The amount and opaqueness of judicial and practitioner jabberwocky varies directly with the speaker’s inability to explain, adequately, why the desired result is the legally required and better result.
An orthodox statement of Hanlon’s Razor: “Never attribute to malice that which is adequately explained by incompetence.”
Legal corollary #1: Never attribute to incompetence that which is adequately explained by intellectual dishonesty.
For those who care:
You’ll find, at the link, the PDF version of the (revised version) of the PowerPoint slides I used, last month, as part of a lecture titled “A Plea For Coherence: Making Sense of Factual Cause” I gave in Vancouver on May 5, 2017 at UBC’s law school.
The subject shouldn’t surprise some of you: the incoherent state of proof of the jurisprudence on proof factual causation in negligence in Canada.
I have specifically not dealt with the issue of the use of statistical evidence. That is yet another area within the Canadian jurisprudence that needs a Stygian Stables level clean-up.
The “never say never” in the title of this posting refers to the likelihood that, unless there’s a radical change in my foreseeable future, this is last time I’ll write anything focused on the state of the Canadian jurisprudence on this subject.
I am not aware of any reason to expect – meaning any cases in respect of which leave has been granted where the issues ought to be considered – that the Supreme Court will do anything to clarify the various problems in the foreseeable future.
Perhaps this means that what is needed is for some inventive counsel to convince an appellate court to misuse an SCC decision, as plaintiff’s counsel did with Walker Estate in Resurfice; or, for a trial judge or appellate court to accept, as I point out in the paper, that the SCC jurisprudence requires the conclusion that, in Canadian negligence law, events may occur without having causes (and not just in Stoner, B.C.).
I began the published process of attempting to make sense of the Canadian jurisprudence in an article where the subtitle was “The Hunting of the Causative Snark”. Some of you will know that I completed the process about a decade later in an article which might as well have had the subtitle: “The Snark Is A Boojum”.
If you wish, imagine that my May 2017 piece has the subtitle: “Understanding Original Canadian Jabberwocky”.
I’d have used “Original Canadian Gibberish” but Mel Brooks is still alive to complain that “Blazing Saddles” is too good for that association. I’d have to agree. On the other hand, Lewis Carroll is not alive to complain although he’d be right, too, if he could and did.
“Federal spies, lawyers schooled in honesty after fallout over warrants” http://www.theglobeandmail.com/news/national/federal-spies-lawyers-getting-crash-courses-on-court-honesty-after-fallout-over-warrants/article34720293/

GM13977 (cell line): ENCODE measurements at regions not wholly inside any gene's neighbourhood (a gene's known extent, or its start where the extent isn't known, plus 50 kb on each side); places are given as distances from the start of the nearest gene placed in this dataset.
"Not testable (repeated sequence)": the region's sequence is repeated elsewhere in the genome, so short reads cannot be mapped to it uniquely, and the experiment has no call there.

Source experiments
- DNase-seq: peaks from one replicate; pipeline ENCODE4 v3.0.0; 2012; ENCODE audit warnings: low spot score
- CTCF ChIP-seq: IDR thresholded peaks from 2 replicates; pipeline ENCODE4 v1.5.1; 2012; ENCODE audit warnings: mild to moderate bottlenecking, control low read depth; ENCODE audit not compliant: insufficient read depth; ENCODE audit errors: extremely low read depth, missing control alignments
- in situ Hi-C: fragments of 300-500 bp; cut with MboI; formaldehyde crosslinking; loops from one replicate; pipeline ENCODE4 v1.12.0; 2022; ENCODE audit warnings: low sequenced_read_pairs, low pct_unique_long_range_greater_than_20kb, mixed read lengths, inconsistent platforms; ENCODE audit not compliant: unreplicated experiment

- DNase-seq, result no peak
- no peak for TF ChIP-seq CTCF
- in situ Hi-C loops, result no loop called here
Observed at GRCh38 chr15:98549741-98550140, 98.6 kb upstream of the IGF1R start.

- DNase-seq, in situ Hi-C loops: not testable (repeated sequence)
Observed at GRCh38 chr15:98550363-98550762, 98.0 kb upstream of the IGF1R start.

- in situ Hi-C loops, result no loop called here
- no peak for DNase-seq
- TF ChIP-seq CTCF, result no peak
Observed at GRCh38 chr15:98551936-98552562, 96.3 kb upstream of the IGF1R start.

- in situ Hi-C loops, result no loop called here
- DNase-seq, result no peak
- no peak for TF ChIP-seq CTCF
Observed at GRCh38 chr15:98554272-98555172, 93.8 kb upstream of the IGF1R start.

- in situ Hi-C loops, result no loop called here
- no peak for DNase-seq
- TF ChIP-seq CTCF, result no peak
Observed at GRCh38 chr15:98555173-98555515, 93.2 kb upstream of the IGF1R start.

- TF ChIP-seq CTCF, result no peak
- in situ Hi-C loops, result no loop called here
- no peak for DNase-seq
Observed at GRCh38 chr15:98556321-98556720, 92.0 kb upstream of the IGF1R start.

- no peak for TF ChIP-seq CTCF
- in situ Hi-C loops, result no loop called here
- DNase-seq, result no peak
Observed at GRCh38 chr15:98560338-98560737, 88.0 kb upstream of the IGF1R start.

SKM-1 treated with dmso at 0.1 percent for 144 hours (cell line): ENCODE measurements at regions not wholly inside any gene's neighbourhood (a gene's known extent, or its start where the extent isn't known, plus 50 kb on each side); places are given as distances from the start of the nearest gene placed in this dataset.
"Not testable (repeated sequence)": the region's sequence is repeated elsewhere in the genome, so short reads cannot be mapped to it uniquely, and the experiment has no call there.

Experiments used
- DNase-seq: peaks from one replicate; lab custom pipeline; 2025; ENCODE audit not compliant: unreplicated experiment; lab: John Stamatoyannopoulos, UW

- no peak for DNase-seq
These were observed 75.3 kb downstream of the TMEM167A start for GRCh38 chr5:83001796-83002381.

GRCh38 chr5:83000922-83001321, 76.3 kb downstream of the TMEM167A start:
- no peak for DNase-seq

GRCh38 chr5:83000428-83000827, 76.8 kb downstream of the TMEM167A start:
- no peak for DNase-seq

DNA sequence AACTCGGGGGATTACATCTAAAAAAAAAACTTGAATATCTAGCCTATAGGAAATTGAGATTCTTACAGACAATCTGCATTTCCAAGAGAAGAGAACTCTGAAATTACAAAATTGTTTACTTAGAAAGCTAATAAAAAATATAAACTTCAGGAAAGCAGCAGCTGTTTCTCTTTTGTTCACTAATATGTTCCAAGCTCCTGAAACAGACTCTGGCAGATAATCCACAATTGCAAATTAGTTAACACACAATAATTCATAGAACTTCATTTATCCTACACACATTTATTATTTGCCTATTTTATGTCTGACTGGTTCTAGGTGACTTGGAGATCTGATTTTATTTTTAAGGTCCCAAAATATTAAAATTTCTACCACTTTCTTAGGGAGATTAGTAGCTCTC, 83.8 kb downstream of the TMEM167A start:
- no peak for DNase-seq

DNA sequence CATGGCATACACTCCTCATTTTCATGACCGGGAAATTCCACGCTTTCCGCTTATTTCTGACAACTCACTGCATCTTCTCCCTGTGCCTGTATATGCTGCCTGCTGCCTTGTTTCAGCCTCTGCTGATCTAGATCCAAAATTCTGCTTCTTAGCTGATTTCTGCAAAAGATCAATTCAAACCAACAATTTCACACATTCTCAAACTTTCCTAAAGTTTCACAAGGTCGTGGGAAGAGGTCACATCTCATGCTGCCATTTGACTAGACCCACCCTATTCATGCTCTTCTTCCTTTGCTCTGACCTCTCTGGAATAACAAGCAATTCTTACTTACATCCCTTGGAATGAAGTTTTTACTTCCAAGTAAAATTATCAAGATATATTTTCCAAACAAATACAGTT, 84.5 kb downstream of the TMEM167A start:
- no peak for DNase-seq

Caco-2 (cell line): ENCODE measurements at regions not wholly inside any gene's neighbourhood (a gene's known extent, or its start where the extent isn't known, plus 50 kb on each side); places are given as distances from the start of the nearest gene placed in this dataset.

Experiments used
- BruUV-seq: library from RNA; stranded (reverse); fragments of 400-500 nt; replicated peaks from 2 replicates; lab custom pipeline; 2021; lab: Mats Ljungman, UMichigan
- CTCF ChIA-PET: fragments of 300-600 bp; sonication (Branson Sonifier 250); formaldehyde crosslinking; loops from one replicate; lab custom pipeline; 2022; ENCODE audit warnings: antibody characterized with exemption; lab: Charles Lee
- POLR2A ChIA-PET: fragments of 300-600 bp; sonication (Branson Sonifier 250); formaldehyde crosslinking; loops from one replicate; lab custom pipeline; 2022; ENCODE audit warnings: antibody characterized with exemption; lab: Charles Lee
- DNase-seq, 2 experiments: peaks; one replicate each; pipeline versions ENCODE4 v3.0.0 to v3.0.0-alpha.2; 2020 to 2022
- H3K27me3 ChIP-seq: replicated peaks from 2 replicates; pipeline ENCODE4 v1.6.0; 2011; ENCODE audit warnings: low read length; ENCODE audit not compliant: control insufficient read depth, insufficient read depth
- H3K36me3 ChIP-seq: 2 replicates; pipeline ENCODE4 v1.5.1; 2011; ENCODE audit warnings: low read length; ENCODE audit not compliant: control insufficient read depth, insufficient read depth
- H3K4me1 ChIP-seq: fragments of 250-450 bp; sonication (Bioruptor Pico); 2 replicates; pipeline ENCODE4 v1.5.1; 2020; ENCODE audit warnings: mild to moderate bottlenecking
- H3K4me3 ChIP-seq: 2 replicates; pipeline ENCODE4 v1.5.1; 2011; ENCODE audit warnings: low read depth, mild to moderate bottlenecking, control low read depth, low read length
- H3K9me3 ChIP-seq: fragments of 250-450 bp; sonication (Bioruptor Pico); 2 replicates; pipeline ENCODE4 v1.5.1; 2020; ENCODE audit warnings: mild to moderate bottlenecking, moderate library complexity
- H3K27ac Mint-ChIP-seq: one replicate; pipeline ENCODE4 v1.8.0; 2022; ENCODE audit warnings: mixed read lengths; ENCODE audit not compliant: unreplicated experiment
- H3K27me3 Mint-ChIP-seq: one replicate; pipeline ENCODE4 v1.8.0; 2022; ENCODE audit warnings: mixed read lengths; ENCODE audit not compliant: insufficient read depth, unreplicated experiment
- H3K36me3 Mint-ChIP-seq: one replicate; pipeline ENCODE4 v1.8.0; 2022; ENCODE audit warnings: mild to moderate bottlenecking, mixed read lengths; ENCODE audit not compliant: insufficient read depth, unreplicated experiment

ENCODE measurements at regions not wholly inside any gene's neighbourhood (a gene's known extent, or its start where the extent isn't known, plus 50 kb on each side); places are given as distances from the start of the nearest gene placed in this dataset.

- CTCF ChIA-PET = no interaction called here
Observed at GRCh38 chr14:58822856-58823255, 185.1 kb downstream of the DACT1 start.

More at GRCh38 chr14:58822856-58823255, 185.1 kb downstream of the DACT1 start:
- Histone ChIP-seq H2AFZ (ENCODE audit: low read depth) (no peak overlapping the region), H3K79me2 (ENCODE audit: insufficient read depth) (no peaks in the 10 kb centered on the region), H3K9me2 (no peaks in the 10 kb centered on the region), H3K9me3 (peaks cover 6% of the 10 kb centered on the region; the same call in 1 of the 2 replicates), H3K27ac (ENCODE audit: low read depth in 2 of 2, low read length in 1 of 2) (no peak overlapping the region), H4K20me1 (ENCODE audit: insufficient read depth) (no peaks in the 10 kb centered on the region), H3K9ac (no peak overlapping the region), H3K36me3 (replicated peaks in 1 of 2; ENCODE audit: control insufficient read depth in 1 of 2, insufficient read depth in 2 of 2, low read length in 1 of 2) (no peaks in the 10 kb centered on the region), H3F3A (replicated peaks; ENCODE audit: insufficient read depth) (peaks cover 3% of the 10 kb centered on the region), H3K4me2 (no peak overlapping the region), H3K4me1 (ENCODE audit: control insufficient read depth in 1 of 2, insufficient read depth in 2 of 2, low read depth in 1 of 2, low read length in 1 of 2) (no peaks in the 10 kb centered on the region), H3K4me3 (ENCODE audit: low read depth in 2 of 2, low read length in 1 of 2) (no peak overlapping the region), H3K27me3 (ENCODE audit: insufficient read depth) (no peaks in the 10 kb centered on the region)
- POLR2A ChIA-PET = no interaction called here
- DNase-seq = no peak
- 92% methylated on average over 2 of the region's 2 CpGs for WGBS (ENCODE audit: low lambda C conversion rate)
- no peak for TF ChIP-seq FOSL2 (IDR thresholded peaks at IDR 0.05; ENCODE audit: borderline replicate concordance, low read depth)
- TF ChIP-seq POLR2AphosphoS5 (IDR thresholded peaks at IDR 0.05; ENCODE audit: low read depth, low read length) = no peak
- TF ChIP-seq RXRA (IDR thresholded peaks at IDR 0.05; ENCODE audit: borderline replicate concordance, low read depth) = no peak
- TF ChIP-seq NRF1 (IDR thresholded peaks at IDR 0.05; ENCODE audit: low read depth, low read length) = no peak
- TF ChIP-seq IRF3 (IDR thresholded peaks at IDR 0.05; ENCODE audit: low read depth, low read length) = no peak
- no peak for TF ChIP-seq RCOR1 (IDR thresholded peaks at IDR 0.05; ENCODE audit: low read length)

The explanation, according to Murray Segal – (http://www.murraysegal.com/about-murray-segal.html) – is apparently the government lawyers failure to always be “comprehensive”.
“Speaking to The Globe and Mail, Mr. Segal suggested it is getting harder for spy-agency officials to tell judges everything they need to know. CSIS and its lawyers “are well-intentioned and extremely hard-working people who do high-, high-pressure work,” he said. The recent shortcomings, he added, were not about falsehoods so much as “not always being comprehensive in terms of bringing to the table all the issues a judge issuing an order might want to have.”
Sorry, Murray, though nice try but: a lie by any other name is still a lie and still smells rotten, even on the banks of the Ottawa & Rideau.
“Not always comprehensive” has to mean “incomplete” and therefore “not entirely accurate” and “misleading”. The federal gov’t lawyers either knew that or they didn’t. If they knew that they were in contempt of court. If they didn’t, that’s either because (1) they were wilfully blind; (2) reckless; (3) competent and diligent but honestly mislead; (4) incompetent; (5) some combination of all of these factors. In any event, if the reports to the courts were incomplete and the gov’t agencies knew, the gov’t is in in contempt of court.*
It’s as simple as that.
Mr. Segal’s well-honed bullshit facility – developed no doubt in his years working for and with Ontario governments – must have been working overtime for this one.
What’s also worth asking is why the Globe editors weren’t prepared to ask the article writer to rewrite the story story so it makes the point I’ve made. I’m assuming, of course, that somebody on the editorial board saw this, if the writer didn’t.
But, then, my guess is that if he’d used clear English, he’d not get the next similar gig.
*There is, of course, a 6th choice. The lawyers were “only following orders” and (a) knew exactly what they were doing and thought it was proper conduct or (b) knew it wasn’t but didn’t want to complain lest they lose their jobs. Ain’t life as a working gov’t lawyer grand?